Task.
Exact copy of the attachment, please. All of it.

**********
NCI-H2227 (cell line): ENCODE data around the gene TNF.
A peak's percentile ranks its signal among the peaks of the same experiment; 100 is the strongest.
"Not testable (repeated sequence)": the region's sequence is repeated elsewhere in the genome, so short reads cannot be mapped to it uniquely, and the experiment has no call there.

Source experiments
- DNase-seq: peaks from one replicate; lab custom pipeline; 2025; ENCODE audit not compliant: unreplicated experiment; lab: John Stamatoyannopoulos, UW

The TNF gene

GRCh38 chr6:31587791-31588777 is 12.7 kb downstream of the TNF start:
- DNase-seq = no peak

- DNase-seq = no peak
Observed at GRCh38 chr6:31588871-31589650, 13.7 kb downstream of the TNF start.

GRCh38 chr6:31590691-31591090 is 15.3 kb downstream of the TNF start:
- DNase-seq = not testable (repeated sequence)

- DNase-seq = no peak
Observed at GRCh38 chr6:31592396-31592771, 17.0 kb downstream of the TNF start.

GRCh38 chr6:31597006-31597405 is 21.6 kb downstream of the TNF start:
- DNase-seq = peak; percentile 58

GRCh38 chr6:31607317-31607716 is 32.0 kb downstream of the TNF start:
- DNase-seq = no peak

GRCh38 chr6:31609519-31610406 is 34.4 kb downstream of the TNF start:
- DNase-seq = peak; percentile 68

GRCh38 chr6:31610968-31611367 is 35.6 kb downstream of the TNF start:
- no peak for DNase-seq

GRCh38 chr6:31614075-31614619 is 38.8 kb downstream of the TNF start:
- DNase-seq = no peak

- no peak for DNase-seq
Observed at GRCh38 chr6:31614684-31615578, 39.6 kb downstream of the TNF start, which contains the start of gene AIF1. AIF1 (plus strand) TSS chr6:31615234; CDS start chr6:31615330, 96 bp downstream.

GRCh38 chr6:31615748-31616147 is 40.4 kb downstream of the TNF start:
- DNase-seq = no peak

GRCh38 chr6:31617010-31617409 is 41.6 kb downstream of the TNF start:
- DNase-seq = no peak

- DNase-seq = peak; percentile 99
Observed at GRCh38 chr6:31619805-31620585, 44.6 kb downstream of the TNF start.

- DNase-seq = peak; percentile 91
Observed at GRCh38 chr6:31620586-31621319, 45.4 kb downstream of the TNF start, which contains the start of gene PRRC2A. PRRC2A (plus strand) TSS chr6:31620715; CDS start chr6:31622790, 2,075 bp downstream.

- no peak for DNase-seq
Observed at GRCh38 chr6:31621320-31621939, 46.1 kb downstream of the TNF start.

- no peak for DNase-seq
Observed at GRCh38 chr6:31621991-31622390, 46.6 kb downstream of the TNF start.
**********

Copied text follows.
NCI-H2227 (cell line): ENCODE data around the gene TNF.
A peak's percentile ranks its signal among the peaks of the same experiment; 100 is the strongest.
"Not testable (repeated sequence)": the region's sequence is repeated elsewhere in the genome, so short reads cannot be mapped to it uniquely, and the experiment has no call there.

Source experiments
- DNase-seq: peaks from one replicate; lab custom pipeline; 2025; ENCODE audit not compliant: unreplicated experiment; lab: John Stamatoyannopoulos, UW

The TNF gene

GRCh38 chr6:31587791-31588777 is 12.7 kb downstream of the TNF start:
- DNase-seq = no peak

- DNase-seq = no peak
Observed at GRCh38 chr6:31588871-31589650, 13.7 kb downstream of the TNF start.

GRCh38 chr6:31590691-31591090 is 15.3 kb downstream of the TNF start:
- DNase-seq = not testable (repeated sequence)

- DNase-seq = no peak
Observed at GRCh38 chr6:31592396-31592771, 17.0 kb downstream of the TNF start.

GRCh38 chr6:31597006-31597405 is 21.6 kb downstream of the TNF start:
- DNase-seq = peak; percentile 58

GRCh38 chr6:31607317-31607716 is 32.0 kb downstream of the TNF start:
- DNase-seq = no peak

GRCh38 chr6:31609519-31610406 is 34.4 kb downstream of the TNF start:
- DNase-seq = peak; percentile 68

GRCh38 chr6:31610968-31611367 is 35.6 kb downstream of the TNF start:
- no peak for DNase-seq

GRCh38 chr6:31614075-31614619 is 38.8 kb downstream of the TNF start:
- DNase-seq = no peak

- no peak for DNase-seq
Observed at GRCh38 chr6:31614684-31615578, 39.6 kb downstream of the TNF start, which contains the start of gene AIF1. AIF1 (plus strand) TSS chr6:31615234; CDS start chr6:31615330, 96 bp downstream.

GRCh38 chr6:31615748-31616147 is 40.4 kb downstream of the TNF start:
- DNase-seq = no peak

GRCh38 chr6:31617010-31617409 is 41.6 kb downstream of the TNF start:
- DNase-seq = no peak

- DNase-seq = peak; percentile 99
Observed at GRCh38 chr6:31619805-31620585, 44.6 kb downstream of the TNF start.

- DNase-seq = peak; percentile 91
Observed at GRCh38 chr6:31620586-31621319, 45.4 kb downstream of the TNF start, which contains the start of gene PRRC2A. PRRC2A (plus strand) TSS chr6:31620715; CDS start chr6:31622790, 2,075 bp downstream.

- no peak for DNase-seq
Observed at GRCh38 chr6:31621320-31621939, 46.1 kb downstream of the TNF start.

- no peak for DNase-seq
Observed at GRCh38 chr6:31621991-31622390, 46.6 kb downstream of the TNF start.